Consumers Trade Down, At Least For Now

Ken’s Take: Insightful article re: how consumers are (and will) react to the economic downturn.

Key ideas: downward mobility, cautionary spending, renter mentality.

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Excerpted from Knowledge @ Wharton, “The Shopper of Tomorrow: Trading Down”, Feb 18, 2009

Attention Shoppers: We no longer have the following items — “a sense of entitlement,” “conspicuous consumption” and “a golden period of luxury.” At least that is the word from Wharton faculty and other experts who point to a new logic that is defining not just what U.S. consumers buy, but how they view the shopping experience.

While shoppers typically pull back during the downward phase of any economic cycle, the severity and uncertainty of today’s crisis is likely to have longer-lasting effects on their attitudes than most slumps, these experts note. Consumers, they suggest, will eventually start spending again, but without the vigor enabled by easy credit in the Roaring 2000s …

Over the next 18 months … consumers will learn to become more frugal and are likely to carry those skills over once the economy recovers. “At some level, everybody has now been schooled about financial markets and overextending one’s credit — something American consumers have been notoriously bad at. We had a habit of not paying a lot of attention to the cost of using borrowed money” …

In the future, shoppers will learn to focus on the value of goods and services … [the] “crazy mindset” is over and shoppers are only willing to pay for what they absolutely need or items that present extraordinary value. … As for the pre-meltdown “go-go times, we will never go back to that, at least not anytime soon.”

According to consumer consultant Paco Underhill … [there] are three consumer segments now, divided not by income levels, but by income security. One group is made up of those who have lost their jobs and are downwardly mobile. For the wife of a Wall Street banker, that could result in the elimination of weekly hair and nail appointments … Those in the second group are not at immediate risk of losing their jobs, but they have friends or family who are out of work. These consumers, he says, are cutting back as a cautionary measureA third group is relatively untouched by the downturn. The individuals in this group have paid off their mortgages and, while their investment portfolios may be down sharply, they still have an adequate cushion. Nonetheless this group is also cutting back because engaging in conspicuous consumption seems like bad manners …

Armendinger points to another impact on shopping patterns — having enough space to store all one’s purchases. U.S. shoppers do seem to lead the world in consumerism, in part because they have enough land to build huge homes and storage units to house all their belongings … In Europe and emerging economies such as India … “You don’t see the Costco mentality of stockpiling toilet paper or huge vats of ketchup, simply because [people] physically don’t have the space.”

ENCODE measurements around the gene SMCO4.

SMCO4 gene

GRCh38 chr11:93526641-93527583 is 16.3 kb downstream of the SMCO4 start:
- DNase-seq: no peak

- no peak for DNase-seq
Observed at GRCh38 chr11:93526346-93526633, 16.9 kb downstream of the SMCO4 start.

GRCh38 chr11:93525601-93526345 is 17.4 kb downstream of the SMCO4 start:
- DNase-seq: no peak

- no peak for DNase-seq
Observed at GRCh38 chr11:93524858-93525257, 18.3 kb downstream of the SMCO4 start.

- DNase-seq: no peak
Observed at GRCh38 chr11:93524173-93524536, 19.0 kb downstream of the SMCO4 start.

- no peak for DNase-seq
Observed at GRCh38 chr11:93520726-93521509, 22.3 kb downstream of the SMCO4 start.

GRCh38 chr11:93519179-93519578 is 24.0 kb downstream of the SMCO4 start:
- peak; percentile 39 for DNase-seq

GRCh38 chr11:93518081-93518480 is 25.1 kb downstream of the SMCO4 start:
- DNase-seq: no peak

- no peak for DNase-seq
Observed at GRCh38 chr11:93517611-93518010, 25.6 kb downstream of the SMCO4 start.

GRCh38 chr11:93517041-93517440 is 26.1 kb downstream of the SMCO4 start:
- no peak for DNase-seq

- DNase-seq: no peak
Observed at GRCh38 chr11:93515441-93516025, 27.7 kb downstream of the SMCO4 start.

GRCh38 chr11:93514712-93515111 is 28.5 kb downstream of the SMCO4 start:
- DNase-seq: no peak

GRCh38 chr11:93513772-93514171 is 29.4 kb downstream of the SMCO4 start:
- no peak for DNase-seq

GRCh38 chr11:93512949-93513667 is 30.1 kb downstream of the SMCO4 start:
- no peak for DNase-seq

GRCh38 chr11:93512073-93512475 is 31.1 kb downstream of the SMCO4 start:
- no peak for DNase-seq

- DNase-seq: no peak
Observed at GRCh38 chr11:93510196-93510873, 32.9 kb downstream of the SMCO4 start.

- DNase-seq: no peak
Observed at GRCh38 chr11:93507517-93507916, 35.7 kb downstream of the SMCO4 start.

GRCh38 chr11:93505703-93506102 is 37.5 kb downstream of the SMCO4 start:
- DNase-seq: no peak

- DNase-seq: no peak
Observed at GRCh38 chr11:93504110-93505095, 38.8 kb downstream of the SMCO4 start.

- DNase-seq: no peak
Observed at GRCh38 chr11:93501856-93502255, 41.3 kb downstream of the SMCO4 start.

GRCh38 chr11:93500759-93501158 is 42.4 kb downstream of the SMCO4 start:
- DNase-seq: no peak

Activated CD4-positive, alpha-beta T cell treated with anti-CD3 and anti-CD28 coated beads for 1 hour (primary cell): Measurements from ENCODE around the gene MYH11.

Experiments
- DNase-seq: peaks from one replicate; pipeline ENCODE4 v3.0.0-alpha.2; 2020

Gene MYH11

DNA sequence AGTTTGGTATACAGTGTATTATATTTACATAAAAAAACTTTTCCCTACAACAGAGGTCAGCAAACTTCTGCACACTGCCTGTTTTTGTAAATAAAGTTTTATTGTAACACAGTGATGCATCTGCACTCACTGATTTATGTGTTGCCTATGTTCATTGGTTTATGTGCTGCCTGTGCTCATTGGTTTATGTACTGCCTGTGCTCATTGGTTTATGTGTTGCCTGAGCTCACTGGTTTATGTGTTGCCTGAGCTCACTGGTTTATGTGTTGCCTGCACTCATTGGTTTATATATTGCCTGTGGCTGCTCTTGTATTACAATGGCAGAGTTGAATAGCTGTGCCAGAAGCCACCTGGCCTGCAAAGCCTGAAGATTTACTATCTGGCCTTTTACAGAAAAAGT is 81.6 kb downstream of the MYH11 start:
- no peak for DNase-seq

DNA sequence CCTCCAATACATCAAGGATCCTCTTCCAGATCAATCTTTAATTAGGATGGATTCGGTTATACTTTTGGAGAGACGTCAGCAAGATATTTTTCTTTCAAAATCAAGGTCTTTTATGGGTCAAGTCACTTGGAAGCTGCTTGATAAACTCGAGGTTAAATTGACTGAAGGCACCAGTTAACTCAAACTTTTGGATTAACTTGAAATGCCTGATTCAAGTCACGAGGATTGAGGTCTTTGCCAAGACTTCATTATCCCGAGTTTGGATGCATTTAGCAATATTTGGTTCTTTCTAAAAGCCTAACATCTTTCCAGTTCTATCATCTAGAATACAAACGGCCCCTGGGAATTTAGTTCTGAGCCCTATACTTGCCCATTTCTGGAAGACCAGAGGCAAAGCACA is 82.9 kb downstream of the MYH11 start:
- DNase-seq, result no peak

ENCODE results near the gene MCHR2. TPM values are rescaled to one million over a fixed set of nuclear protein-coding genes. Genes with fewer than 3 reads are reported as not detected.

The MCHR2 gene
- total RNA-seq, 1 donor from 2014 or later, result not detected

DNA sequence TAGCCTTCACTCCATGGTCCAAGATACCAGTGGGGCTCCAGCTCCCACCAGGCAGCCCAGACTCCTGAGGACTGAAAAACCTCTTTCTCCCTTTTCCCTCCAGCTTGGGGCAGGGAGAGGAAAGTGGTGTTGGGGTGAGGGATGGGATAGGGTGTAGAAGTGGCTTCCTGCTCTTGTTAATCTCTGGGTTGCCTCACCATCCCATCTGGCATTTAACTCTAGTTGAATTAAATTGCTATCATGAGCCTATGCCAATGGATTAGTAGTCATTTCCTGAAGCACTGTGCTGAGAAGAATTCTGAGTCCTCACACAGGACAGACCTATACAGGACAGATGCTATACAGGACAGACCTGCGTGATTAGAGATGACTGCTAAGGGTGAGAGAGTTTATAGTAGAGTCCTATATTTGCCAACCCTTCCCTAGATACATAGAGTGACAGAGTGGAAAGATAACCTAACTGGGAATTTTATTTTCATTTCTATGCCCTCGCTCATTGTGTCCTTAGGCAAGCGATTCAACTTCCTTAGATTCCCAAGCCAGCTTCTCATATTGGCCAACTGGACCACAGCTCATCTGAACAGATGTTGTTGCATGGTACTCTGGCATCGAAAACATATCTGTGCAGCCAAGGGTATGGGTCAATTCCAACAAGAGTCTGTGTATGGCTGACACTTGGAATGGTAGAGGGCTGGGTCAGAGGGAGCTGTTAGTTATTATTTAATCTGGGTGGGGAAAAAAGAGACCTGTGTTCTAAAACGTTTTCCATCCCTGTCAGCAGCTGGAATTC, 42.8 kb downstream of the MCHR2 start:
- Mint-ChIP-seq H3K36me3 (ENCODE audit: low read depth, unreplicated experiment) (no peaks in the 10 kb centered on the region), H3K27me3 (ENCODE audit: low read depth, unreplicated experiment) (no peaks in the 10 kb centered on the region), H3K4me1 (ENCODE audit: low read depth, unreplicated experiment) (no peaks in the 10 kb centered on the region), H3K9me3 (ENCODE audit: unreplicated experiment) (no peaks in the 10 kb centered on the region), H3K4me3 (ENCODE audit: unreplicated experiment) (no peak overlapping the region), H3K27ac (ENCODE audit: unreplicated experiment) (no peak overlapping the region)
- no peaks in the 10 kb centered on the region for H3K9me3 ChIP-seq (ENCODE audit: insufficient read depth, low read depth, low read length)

Carl Steidtmann, chief economist and director of Deloitte Research emphasizes that the Great Depression, combined with World War II, amounted to a 15-year period of consumer constraint, first because of the economic contraction and then because of rationing for the war effort. He predicts that the current downturn, which began in December 2007, will start to abate by the end of this year, and is not likely to have as great a long-term impact on consumers as the Great Depression.

He also suggests that the most lasting impact of the current downturn may be on homeowners who are severely stressed by mortgage debt. Going forward, he expects more of a “renter mentality” in the housing market, with less emphasis on homeownership as an investment vehicle …


Wharton marketing professor David Reibstein says the current angst about consumer spending reminds him of the periods of recession in 2001 and 1991. At both extremes of any economic cycle — the highs and the lows — conventional wisdom holds that during the highs, everyone feels the status quo will continue, while during the lows, everyone feels that life as we know it has forever changed. “While we’re in the midst of it, there’s always that concern … What’s amazing to me is how resilient we are.”

Reibstein points to the … terror attacks on September 11, 2001, when it seemed no one would ever have the courage to board an aircraft again. By the time the current financial crisis reduced demand, air travel volume had recovered. “It’s going to take a long time for us to get through this because of the severity and depth of this cycle … but once we do, it will be amazing how quickly people do rebound.”

Gradually, he adds, as the recent shocks to the economy are absorbed, people will begin to reinvest and cautiously step up purchases. Confidence will improve even more as job losses stabilize and hiring begins again, he says. “It’s only going to take time.”

Edit by SAC

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